Energy storage is one of the most difficult problems to solve in this project, few applications have such tight volume, self discharge, burst current and longevity requirements. Throughout the development of the project there has been many twists and turns in the storage and topology. First I will outline the options for energy storage in this size class.

Energy Storage Type.RechargeableNominal VoltageDuplicates in Ring.CapacityLife time CapacityPeak CurrentForm FactorNotes
Silver Oxide 337No1.55V2-4~8mAh~8mAh> 10mA4.8mm Diameter 1.6mm thicknessRequires end user replacement.
ML414HYes3V2-41mAh300mAh20uA4.8mm Diameter 1.4mm thicknessMax current not enough for lighting LEDs.
CerachargeYes1.5V4-100.1mAh> 100mAh~1mA4.4 x 3.0 x 1.1mmA good option!
Super Capacitor CPH3225AYes3.3V10-200.011mF (4uAh)>300mAh10mA3.5 x 2.8 x 1mmBest longevity, easily supplies max current.


Replaceable Batteries

Initially the ring was designed to use the silver oxide batteries (Ring Version 1.0). These allow for a very simple design, as there is no need to recharge the batteries, they would last many months before needing to be replaced. However the need for the user to replace the batteries necessitates careful design of a very small water proof battery housing. This adds bulk and complexity.

User Charging

It is possible to combine different options to get the best of both worlds, for example the ML414 could be used for bulk energy storage, then the CPH3225A could be used to supply burst current for lighting the LEDs. However, the high energy density options like the ML414 have very poor cycle life. Assuming a charge cycle every few weeks, the ring would have a life span of only a few years before the battery no longer holds adequate charge. This also ends up complicating the circuit and using up lots of space.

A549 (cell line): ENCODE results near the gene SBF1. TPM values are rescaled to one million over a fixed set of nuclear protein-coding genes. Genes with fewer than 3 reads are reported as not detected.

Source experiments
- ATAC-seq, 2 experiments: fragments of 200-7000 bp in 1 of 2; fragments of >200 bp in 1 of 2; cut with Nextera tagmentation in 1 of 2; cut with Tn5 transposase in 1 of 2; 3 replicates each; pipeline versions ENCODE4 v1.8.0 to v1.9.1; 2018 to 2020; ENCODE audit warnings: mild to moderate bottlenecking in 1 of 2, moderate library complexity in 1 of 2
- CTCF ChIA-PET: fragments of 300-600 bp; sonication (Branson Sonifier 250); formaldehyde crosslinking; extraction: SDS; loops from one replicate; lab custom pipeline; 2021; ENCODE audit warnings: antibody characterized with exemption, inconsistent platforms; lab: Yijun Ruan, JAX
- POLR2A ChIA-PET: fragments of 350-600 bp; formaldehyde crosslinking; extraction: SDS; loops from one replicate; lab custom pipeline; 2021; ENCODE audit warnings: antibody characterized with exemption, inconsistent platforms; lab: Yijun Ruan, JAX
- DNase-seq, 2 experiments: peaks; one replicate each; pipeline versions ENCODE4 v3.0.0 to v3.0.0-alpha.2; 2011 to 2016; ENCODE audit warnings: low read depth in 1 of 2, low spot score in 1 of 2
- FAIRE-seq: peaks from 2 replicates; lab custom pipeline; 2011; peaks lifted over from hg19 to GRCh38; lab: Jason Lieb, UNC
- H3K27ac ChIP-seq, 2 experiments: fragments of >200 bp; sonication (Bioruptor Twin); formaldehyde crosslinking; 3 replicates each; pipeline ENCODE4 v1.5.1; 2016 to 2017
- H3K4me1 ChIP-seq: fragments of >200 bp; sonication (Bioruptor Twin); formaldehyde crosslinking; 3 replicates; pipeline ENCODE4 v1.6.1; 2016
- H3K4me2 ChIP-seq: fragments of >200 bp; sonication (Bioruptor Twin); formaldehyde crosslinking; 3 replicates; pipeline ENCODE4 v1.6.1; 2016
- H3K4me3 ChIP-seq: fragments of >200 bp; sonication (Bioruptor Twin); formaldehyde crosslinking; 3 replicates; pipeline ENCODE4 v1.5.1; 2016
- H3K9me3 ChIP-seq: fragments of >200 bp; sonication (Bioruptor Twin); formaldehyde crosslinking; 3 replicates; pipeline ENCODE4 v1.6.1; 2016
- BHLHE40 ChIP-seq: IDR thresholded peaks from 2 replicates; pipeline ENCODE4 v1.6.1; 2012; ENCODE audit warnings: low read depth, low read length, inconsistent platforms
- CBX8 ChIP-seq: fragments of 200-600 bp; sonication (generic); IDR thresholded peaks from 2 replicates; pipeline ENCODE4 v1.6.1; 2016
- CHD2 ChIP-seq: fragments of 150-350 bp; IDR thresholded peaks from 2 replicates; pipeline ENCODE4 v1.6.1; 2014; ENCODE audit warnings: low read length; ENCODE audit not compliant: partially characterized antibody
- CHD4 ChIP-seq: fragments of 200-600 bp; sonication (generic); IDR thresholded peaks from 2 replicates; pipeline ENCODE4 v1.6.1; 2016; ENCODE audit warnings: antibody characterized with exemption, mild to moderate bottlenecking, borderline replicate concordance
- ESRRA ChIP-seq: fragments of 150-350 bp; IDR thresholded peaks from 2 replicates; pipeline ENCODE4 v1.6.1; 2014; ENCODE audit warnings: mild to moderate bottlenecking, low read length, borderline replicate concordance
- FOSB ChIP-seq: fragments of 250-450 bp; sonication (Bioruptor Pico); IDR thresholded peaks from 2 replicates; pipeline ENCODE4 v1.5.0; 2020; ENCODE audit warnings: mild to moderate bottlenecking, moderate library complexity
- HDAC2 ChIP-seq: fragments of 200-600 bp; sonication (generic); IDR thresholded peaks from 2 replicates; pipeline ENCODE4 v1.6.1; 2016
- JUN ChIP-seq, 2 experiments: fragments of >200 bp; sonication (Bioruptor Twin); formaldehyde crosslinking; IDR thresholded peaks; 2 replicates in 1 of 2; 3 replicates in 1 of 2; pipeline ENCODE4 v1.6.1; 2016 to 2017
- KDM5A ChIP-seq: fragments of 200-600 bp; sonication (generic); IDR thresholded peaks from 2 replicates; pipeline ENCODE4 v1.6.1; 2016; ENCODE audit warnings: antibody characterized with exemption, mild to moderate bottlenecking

The Ceracharge batteries are a good middle ground. With enough duplicates they can comfortably provide enough current, and their capacity is much greater than the super capacitor (CPH3225A), enough for about a couple of weeks of runtime. However, these have a similar lifecycle issue. The datasheet cannot guarantee useful lifespan beyond 10 years of usage.

Self Charging

Wanting to remove the user worry about maintaining adequate charge in the ring, I moved to designing self-charging designs. Even for energy storage options that have poor cycle life, self charging would allow the maximum degradation of the energy storage to be much worse before the ring is unusable.

The two reasonable options for energy harvesting are: Light, Thermal Gradients.

Thermal gradients seem like they could provide enough total energy to support this project. However, the physical size of the system would be hard to keep small. This is because there would have to be a “cold side”, likely a section of the ring with fins to dissipate heat. This would add unacceptable bulk for the sleek design intensions for this project. (It is an interesting enough idea that I am pursuing it separately though!)